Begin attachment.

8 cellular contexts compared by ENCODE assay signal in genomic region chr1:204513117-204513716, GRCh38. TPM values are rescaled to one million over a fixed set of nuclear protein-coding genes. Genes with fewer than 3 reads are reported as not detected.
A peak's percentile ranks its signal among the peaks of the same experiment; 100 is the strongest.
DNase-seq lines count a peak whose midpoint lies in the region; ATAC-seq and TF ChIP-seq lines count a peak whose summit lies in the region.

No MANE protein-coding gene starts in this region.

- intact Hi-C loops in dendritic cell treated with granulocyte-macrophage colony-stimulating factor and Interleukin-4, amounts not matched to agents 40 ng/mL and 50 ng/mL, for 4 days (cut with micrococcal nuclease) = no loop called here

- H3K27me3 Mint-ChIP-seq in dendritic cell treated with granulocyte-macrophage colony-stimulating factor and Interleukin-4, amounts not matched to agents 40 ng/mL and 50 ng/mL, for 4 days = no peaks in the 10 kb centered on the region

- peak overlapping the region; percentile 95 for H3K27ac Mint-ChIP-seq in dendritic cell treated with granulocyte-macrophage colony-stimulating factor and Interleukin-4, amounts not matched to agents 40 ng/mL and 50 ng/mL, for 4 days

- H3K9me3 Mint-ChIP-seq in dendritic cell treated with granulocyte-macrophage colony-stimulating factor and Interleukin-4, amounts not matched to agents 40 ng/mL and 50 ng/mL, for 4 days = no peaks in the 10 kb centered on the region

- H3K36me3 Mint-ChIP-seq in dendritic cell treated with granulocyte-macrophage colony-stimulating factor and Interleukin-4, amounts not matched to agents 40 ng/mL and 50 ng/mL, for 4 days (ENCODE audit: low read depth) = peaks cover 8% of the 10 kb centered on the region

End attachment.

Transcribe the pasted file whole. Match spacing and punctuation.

8 cellular contexts compared by ENCODE assay signal in genomic region chr1:204513117-204513716, GRCh38. TPM values are rescaled to one million over a fixed set of nuclear protein-coding genes. Genes with fewer than 3 reads are reported as not detected.
A peak's percentile ranks its signal among the peaks of the same experiment; 100 is the strongest.
DNase-seq lines count a peak whose midpoint lies in the region; ATAC-seq and TF ChIP-seq lines count a peak whose summit lies in the region.

No MANE protein-coding gene starts in this region.

- intact Hi-C loops in dendritic cell treated with granulocyte-macrophage colony-stimulating factor and Interleukin-4, amounts not matched to agents 40 ng/mL and 50 ng/mL, for 4 days (cut with micrococcal nuclease) = no loop called here

- H3K27me3 Mint-ChIP-seq in dendritic cell treated with granulocyte-macrophage colony-stimulating factor and Interleukin-4, amounts not matched to agents 40 ng/mL and 50 ng/mL, for 4 days = no peaks in the 10 kb centered on the region

- peak overlapping the region; percentile 95 for H3K27ac Mint-ChIP-seq in dendritic cell treated with granulocyte-macrophage colony-stimulating factor and Interleukin-4, amounts not matched to agents 40 ng/mL and 50 ng/mL, for 4 days

- H3K9me3 Mint-ChIP-seq in dendritic cell treated with granulocyte-macrophage colony-stimulating factor and Interleukin-4, amounts not matched to agents 40 ng/mL and 50 ng/mL, for 4 days = no peaks in the 10 kb centered on the region

- H3K36me3 Mint-ChIP-seq in dendritic cell treated with granulocyte-macrophage colony-stimulating factor and Interleukin-4, amounts not matched to agents 40 ng/mL and 50 ng/mL, for 4 days (ENCODE audit: low read depth) = peaks cover 8% of the 10 kb centered on the region